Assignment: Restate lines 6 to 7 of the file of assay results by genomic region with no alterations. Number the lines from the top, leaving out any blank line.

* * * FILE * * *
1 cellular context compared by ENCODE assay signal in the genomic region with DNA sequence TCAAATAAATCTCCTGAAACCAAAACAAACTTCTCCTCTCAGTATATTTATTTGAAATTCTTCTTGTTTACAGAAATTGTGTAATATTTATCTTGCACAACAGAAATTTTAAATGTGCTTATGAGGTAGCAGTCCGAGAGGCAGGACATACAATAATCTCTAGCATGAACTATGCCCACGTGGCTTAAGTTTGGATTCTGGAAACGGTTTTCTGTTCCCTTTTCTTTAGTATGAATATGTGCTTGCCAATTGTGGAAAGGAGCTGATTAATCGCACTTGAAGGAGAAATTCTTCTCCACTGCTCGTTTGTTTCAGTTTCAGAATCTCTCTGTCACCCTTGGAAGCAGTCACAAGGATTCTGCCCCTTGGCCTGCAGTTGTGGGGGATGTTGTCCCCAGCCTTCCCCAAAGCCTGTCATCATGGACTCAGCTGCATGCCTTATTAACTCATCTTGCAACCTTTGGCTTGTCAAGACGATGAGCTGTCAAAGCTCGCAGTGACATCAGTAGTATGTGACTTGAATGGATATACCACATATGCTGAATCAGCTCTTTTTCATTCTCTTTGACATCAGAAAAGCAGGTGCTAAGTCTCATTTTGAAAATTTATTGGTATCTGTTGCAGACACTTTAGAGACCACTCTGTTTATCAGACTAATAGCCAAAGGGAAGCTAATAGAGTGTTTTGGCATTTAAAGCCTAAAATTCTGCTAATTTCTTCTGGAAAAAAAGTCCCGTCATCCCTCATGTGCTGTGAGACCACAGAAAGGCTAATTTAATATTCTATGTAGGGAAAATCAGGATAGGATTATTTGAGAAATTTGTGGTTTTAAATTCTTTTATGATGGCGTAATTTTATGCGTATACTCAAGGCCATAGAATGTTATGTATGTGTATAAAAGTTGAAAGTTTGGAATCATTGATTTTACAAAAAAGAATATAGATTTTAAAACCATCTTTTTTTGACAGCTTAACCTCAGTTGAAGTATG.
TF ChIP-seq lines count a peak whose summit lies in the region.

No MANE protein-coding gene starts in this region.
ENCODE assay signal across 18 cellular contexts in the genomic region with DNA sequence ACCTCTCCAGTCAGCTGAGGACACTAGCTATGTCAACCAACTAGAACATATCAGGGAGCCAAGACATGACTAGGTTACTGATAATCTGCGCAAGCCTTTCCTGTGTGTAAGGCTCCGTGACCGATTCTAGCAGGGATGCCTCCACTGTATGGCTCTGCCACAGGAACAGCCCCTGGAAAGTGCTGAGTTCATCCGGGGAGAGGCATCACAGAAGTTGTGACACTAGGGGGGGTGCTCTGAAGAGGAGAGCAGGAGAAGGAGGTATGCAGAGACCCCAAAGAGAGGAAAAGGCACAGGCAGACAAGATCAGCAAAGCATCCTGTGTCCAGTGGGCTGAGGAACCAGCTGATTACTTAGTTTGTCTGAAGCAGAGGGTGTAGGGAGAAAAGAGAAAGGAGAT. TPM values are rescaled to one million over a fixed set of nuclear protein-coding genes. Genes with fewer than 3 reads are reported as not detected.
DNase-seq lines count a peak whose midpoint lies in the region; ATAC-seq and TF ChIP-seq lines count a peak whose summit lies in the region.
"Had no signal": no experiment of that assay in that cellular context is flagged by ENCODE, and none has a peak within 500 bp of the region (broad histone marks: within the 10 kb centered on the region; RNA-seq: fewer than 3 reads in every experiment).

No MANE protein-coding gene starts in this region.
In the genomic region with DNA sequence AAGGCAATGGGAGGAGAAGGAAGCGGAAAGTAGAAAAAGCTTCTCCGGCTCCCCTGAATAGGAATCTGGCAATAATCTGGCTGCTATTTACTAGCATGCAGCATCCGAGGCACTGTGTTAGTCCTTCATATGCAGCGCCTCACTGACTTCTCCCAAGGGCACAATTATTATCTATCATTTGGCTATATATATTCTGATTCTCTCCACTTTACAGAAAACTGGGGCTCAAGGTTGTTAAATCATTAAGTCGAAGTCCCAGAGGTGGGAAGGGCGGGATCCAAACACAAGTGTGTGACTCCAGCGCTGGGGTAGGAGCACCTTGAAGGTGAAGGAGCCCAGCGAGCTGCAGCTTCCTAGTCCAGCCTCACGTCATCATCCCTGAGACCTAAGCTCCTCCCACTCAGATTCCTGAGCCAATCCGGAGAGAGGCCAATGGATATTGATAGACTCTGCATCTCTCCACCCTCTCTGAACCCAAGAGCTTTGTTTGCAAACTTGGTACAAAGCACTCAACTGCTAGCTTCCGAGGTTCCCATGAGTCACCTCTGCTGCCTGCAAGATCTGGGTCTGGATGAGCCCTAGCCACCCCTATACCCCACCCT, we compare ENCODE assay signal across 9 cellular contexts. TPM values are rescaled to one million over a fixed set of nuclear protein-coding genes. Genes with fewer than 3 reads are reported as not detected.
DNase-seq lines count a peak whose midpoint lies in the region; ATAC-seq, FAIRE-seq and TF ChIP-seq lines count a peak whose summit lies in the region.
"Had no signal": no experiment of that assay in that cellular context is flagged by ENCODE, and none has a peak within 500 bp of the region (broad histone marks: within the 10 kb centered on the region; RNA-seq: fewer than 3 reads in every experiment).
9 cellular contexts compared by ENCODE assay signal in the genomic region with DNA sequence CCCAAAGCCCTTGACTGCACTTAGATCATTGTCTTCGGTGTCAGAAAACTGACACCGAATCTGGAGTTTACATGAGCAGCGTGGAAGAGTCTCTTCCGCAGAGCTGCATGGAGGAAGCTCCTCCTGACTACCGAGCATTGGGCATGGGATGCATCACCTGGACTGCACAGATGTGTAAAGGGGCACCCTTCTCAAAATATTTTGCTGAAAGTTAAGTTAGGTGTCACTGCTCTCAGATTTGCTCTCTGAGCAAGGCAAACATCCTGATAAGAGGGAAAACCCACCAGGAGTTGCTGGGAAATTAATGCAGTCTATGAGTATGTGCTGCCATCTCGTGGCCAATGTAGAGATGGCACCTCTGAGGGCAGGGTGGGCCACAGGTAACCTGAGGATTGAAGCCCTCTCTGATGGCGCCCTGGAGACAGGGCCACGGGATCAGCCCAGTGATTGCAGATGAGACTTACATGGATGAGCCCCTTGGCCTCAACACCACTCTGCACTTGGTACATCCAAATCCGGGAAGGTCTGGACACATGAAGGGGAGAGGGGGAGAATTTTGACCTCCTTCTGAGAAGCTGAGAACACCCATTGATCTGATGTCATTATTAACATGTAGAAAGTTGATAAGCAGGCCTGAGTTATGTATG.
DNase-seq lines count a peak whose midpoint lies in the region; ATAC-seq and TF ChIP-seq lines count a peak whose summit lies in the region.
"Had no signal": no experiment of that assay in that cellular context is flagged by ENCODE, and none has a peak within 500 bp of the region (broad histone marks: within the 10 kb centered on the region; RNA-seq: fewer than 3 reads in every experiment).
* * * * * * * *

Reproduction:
"Had no signal": no experiment of that assay in that cellular context is flagged by ENCODE, and none has a peak within 500 bp of the region (broad histone marks: within the 10 kb centered on the region; RNA-seq: fewer than 3 reads in every experiment).

No MANE protein-coding gene starts in this region.